Baking is a science. This I came to learn while trying to understand the difference between baking powder and baking soda. You see how cakes and breads rise is all about how the rising agents react with the other ingredients one is baking with. That is the science behind baking. In short raising (or leavening) agents make your cakes and breads rise, your mousse and soufflé light and fluffy. The most common raising agents are: baking powder, baking soda, yeast and eggs.
Let me apologise early for the long sciency post, happy learning!!
This is made up of baking soda/ bicarbonate of soda, starch (potato or corn) and an acid (cream of tartar). Usually baking powder contains about ¼ teaspoon of baking soda for each teaspoon.
Baking powder-leavened goods are generally lighter and fluffier than those that rely on baking soda alone because the carbon dioxide is released twice, 1st when it comes to contact with moisture, then when it comes into contact with heat
You can substitute baking powder with baking soda, for every teaspoon of baking powder use ¼ teaspoon of baking soda.
If you run out of self-raising flour and add 1-2 teaspoons per cup of flour to the flour and mix before using it the recipe as normal.
Also known as Sodium Bicarbonate or Bicarbonate of Soda. When heated the sodium bicarbonate releases carbon dioxide that makes breads and cakes rise. It also produces sodium carbonate which tastes really bad that’s why you have to mix in an acid like lemon or sour milk, cocoa, buttermilk etc in order to neutralize this taste. And also aid in the release of the carbon dioxide.
This means that if your cake calls for baking soda and butter milk and you decide to substitute with regular milk, it will not rise.
Baking soda also helps with the browning of the cake. Therefore you need to use just enough otherwise your cake will be too brown. Remember baking is a science
Because baking soda reacts with the acid immediately it is mixed one has to bake the cake or pancakes immediately. If this is not done the results will be a chewy
You can substitute baking soda and baking powder as long as there is an acid in the ingredients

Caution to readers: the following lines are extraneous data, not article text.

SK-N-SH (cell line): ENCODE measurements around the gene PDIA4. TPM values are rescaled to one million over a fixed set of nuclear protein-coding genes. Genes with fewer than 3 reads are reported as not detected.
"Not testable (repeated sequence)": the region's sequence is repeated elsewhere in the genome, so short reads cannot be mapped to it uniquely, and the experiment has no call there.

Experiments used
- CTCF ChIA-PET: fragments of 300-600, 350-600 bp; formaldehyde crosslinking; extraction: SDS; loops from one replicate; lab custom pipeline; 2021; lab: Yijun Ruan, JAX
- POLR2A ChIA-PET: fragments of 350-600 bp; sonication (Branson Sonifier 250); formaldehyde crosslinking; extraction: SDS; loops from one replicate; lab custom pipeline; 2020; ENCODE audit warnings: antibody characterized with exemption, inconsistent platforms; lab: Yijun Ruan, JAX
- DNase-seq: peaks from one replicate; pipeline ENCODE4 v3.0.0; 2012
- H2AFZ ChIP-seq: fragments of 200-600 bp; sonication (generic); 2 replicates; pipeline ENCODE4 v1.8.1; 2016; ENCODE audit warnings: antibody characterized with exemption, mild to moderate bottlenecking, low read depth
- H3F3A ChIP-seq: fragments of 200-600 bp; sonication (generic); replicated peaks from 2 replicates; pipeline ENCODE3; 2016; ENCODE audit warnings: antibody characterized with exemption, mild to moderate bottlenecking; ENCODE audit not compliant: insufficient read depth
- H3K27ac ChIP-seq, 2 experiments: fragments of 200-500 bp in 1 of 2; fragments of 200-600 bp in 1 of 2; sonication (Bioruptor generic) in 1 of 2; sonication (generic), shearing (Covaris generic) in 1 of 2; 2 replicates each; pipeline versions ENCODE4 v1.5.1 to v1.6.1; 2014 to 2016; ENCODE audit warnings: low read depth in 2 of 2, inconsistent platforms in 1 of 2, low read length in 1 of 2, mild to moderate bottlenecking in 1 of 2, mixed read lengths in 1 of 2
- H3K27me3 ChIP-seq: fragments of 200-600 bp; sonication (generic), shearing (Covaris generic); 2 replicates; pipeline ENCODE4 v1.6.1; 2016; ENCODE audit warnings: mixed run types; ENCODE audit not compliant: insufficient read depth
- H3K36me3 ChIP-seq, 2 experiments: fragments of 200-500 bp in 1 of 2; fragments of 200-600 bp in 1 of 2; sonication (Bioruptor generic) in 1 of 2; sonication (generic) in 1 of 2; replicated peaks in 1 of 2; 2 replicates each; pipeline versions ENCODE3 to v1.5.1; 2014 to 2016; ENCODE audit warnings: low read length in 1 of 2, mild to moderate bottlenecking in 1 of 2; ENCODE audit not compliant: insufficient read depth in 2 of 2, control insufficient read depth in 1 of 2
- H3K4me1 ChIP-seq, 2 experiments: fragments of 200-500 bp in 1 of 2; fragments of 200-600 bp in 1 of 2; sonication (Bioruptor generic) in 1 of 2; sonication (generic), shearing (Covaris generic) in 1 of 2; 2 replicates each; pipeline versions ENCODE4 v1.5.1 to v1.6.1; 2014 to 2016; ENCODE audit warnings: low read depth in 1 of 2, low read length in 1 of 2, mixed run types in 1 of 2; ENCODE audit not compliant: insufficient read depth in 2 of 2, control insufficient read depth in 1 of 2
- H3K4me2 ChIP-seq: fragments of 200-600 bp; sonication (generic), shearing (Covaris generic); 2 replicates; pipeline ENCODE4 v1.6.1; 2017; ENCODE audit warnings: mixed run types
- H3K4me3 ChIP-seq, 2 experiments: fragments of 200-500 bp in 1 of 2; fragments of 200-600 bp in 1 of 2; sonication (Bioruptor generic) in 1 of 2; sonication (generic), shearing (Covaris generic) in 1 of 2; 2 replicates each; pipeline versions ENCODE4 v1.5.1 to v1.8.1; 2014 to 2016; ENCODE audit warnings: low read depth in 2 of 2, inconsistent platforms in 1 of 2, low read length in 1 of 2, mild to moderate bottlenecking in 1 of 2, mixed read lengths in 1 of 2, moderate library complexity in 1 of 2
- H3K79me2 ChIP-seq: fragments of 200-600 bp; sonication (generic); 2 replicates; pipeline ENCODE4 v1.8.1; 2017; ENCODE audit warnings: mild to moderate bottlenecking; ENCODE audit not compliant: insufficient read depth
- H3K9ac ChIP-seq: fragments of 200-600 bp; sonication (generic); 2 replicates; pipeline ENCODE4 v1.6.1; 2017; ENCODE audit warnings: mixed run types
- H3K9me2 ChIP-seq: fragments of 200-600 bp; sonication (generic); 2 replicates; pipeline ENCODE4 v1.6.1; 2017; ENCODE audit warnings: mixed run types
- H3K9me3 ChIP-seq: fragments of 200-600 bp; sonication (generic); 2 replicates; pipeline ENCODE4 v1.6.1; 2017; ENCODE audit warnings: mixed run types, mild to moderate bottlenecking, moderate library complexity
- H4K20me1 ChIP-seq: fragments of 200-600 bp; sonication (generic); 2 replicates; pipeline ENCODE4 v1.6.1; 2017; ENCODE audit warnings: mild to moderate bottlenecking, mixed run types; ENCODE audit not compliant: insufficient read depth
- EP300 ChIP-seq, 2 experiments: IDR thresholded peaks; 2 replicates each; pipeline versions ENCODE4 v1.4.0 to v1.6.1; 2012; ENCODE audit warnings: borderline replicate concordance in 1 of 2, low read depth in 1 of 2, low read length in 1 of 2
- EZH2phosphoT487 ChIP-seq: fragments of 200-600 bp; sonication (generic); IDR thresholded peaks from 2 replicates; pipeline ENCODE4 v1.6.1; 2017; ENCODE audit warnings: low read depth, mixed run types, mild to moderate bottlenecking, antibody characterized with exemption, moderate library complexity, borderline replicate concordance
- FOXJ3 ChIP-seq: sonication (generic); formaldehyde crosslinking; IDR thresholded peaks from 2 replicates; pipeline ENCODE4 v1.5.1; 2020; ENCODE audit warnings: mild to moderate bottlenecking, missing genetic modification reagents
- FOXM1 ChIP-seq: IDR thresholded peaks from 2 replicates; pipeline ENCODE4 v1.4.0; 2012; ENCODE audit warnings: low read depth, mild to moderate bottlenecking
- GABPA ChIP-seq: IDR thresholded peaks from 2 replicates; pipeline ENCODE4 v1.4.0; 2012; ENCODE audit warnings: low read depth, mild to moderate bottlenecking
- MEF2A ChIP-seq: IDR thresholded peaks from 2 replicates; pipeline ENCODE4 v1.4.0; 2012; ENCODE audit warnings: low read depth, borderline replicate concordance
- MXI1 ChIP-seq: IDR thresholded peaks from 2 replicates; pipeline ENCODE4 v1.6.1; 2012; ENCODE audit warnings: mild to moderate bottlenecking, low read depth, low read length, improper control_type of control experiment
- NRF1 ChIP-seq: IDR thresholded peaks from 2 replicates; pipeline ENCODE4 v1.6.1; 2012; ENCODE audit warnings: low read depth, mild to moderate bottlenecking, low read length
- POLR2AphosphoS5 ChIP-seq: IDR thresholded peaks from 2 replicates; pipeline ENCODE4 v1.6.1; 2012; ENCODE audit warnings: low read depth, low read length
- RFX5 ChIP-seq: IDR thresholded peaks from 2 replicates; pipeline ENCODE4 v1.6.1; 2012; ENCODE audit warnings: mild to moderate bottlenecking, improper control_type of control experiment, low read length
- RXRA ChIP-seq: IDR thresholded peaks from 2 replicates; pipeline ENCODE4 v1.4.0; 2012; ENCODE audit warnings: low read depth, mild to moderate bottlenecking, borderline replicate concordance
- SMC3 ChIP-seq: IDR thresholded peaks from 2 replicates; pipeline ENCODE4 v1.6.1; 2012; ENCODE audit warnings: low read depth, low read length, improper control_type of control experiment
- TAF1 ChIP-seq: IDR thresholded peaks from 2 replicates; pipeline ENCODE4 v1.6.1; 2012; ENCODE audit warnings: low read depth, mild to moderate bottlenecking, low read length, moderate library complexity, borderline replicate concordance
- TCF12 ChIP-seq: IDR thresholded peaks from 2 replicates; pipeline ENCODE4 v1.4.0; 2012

Yeast is a natural raising agent. It takes about 2 hours using fresh, active dry, or, instant active dry yeast, for the bread to complete this proving stage. Yeast converts the fermentable sugars present in the flour/dough into the gas carbon dioxide. The baking process stops the action of yeast cells by killing them giving the baked product a soft and spongy texture.
Yeast needs sugar to grow and a warm environment. You can mix your dough with WARM liquid not hot, as hot liquid will kill the yeast.
You can substitute baking powder for yeast but the taste and texture will not be the same.
There are three types of yeast; fresh yeast, instant yeast and active dry yeast
Fresh yeast: used by profestional baker. I was told I can get this in nakumatt highridge but have never gone to check. If your recipe calls for the divide the quantity by 3 if you want to substitute with instant yeast
Instant yeast (quick rise or rapid rise): more potent that active dry yeast and can directly be mixed to your dry ingredients.
Active dry yeast: works just like instant yeast but needs to be activated using warm water first
If your finished product has a strong unpleasant alcohol smell or tasty a bit tangy when done then the dough overfermented. This can happen if you let it rise for too long or overnight in the fridge, if the dough was too warm,
Yes eggs. I did not know this till a few years ago when I wanted to bake a small cake but I did not have baking powder.
For this to work you really have to beat the eggs that way incorporating a lot of air into the eggs. This is, together with the protein components , is what will help the cake rise. Beating the eggs incorporates air, which is evident with the increase in volume. The beating also denatures the protein in the eggs, which changes the shape and allows air to be trapped between the proteins. If what you want is a light, air filled texture then mechanical raising agents (like beaten eggs) are important eg for mousse and soufflé